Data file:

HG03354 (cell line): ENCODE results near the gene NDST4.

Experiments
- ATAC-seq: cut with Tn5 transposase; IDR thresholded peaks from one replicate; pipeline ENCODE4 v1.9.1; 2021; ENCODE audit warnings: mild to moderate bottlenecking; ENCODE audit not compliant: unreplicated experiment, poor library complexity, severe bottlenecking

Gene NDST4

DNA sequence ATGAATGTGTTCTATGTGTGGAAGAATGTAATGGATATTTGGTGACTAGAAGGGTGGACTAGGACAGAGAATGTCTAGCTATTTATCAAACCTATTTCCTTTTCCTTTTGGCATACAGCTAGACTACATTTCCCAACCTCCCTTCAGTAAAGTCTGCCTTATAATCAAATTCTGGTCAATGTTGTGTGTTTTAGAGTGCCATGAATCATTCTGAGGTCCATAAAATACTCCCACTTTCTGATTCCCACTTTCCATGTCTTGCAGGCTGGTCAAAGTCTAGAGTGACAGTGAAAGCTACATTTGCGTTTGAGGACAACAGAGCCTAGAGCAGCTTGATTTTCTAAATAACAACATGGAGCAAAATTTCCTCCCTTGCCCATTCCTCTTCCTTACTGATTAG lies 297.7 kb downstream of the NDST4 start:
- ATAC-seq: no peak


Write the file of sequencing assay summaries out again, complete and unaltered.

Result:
HG03354 (cell line): ENCODE results near the gene NDST4.

Experiments
- ATAC-seq: cut with Tn5 transposase; IDR thresholded peaks from one replicate; pipeline ENCODE4 v1.9.1; 2021; ENCODE audit warnings: mild to moderate bottlenecking; ENCODE audit not compliant: unreplicated experiment, poor library complexity, severe bottlenecking

Gene NDST4

DNA sequence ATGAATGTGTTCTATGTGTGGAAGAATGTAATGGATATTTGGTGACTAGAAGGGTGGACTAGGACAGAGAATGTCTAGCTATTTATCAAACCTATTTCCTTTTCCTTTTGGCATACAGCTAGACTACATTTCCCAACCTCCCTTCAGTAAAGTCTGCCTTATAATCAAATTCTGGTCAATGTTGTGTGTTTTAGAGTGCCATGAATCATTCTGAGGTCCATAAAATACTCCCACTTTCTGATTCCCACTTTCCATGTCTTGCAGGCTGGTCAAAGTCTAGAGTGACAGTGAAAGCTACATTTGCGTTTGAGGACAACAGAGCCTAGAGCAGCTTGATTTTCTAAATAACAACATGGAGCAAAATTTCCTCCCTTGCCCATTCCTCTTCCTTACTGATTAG lies 297.7 kb downstream of the NDST4 start:
- ATAC-seq: no peak